Meet Cecil, A hard working creative with a passion for analogue photography
Cecil joined CBS back in October 2019 as our APAC Marketing Manager, and though she's not been with us long, her hard working and creative attitude have made her a brilliant addition to not only the Marketing department, but the wider CBS team. Based in the beautiful city of Hong Kong, Cecil has long been passionate about expressing her creative side through the art of photography, specifically analogue photography.
“I first started when I was in high school, my parents bought me my first Nikon camera for an elective course.”
Analogue – Beauty of the unknown – Interview with Cecil Huang
"I first started when I was in high school..."
Cecil first took a serious interest in photography when she took an introductory course into the subject during her years at High School. “I first started when I was in high school, my parents bought me my first Nikon camera for an elective course – Introduction to photography.”
We conducted a Q&A with Cecil to try and get a better idea of how she expresses her creativity through the medium of analogue photography.
What type of photography are you interested in and what attracted you to analogue film over digital?
“I am between portraits and street snap. This is completely personal, only because I feel more inspired and connected when it comes to individual and urban atmospheres”.
And regarding her passion for analogue photography “Definitely the beauty of uncertainty and unknown, AKA – surprises. For film photography, you can never preview your work, all you can do is put all your heart into the shooting, and try to do everything right and hope for the best to come. It happened once or twice that I forgot to put film at all [laughter].”
Photography is all about light, the very word itself derives from two Greek words: phōs (meaning light) and graphé (meaning to draw). Regardless of whether it is digital or film, light plays an important role.
Light is comprised of particles called photons, these photons will bounce off of different objects changing their frequency, allowing our eyes and cameras to see the world, and all its colours and tones.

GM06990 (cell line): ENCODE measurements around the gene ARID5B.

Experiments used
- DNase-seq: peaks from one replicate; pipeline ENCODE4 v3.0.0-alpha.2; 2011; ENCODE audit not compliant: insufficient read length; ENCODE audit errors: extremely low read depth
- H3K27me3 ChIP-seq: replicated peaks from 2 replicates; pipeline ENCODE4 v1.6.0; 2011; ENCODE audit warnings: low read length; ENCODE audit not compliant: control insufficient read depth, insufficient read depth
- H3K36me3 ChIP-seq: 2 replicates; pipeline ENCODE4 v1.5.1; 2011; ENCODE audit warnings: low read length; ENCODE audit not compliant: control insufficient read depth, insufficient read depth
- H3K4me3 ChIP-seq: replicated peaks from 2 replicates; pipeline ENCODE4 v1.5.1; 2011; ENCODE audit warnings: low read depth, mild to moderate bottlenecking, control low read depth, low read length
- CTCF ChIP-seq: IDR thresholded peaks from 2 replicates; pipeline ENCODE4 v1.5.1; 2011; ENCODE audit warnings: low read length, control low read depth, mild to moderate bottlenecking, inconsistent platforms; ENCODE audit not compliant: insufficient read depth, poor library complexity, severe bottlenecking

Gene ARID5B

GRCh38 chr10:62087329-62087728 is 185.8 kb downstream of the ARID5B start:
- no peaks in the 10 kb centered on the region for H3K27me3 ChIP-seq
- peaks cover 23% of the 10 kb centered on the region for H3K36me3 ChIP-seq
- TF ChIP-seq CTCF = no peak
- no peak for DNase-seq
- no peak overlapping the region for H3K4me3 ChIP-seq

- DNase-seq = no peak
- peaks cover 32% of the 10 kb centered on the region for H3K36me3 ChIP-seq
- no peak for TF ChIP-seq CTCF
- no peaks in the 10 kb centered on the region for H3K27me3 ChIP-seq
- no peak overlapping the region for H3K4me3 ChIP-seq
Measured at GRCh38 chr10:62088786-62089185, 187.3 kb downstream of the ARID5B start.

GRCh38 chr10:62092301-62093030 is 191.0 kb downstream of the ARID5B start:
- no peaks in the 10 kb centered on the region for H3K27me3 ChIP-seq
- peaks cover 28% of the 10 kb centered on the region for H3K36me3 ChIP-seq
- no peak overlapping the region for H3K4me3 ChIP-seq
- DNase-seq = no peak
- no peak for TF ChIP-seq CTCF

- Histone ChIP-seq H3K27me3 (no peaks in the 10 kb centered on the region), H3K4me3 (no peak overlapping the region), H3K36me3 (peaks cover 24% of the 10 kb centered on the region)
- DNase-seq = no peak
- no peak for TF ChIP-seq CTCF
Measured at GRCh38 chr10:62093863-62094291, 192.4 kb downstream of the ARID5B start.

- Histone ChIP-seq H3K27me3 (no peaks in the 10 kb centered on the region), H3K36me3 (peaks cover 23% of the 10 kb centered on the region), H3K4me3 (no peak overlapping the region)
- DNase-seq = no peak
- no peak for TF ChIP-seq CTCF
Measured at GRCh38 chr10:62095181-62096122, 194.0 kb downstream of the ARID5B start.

In a digital camera a sensor will identify the photons that are coming in and display the appropriate amount of coloured pixels.
An Analogue camera is slightly different, photons are diverted towards film, inducing a chemical reaction, and only in the development process will the image be finally be revealed.
Analogue photography therefore requires greater patience, not only because the photographer needs more set-up time, but also because their creation won’t be revealed until the end of the development process.
Do you develop the negatives yourself?
“I rarely develop them myself, because I don’t have a darkroom in my apartment, but I have only done it several times for black and white films. Negative colour ones I send to lab”.
“My most favourite park of that process is for sure the printing! It is the most fun part! How much time you exposed the film to the paper, what paper you use, or even the mix of chemicals can change the outcome”.
A Negative is essentially an image in reverse, where the lightest areas are shown as the darkest, and dark areas are shown as the lightest. This happens because the analogue film uses light-sensitive chemicals that darken when exposed to light.
Negatives can be used to create printed images by processing them a second time, reversing the image to restore the light producing lots of different and interesting effects.
How many cameras and lenses do you own and which are some of your favourites?
“That’s a very good question, let me go and find out now [laughter], Okay I had a quick count, I currently own about 8 cameras. And these 3 are my favourite that I use most often:”
• Ricoh GR1s, very portable, best for daily snapshot
• Nikon FM2, good company for travel
• Yashica Mat-124, mainly use it for portrait
And lenses? “In fact, not much. 3 so far and only for Nikon FM2. Favourite no doubt must be Nikon 24mm (2.8), the wide angle allows me to capture for multi-purpose.”
What’s your favourite film type and why?
“Tough one. I have not finished trying all the types I want to try.
But I do have couple films that I like, Cintestill 800 for street snap, Kodak Portra 800 for portrait, and Tudor 200(discontinued some years back but this was my best-loved when I first started film photography).”
What is the most recent photographic project you have worked on?
“I do have one in mind but still in planning. Black & white portrait project with all my beloved people using one selection of film and camera. And finish all processes on my own.
Final goal is to hold a small exhibition [laughter].”
What is your favourite photograph and why? (is there a story behind it?)
“This is my mother, and just like what she portraits in this photo. She has always been like a superstar to me.
She has great fashion sense and she inspired me a lot on aesthetics and style since young. I seldom do black and white photography so this is my favourite for black & white).”
“Another photo I love very much (my wallpaper for years), this was my work in early years of film photography back in 2015.
Only because sun flower’s symbol is almost like my motto, Have faith in yourself and a bright and happy heart like the Sun.”
What's your next photography purchase?
“A 3D retro film camera allows you to shoot 3 photos at the same time.”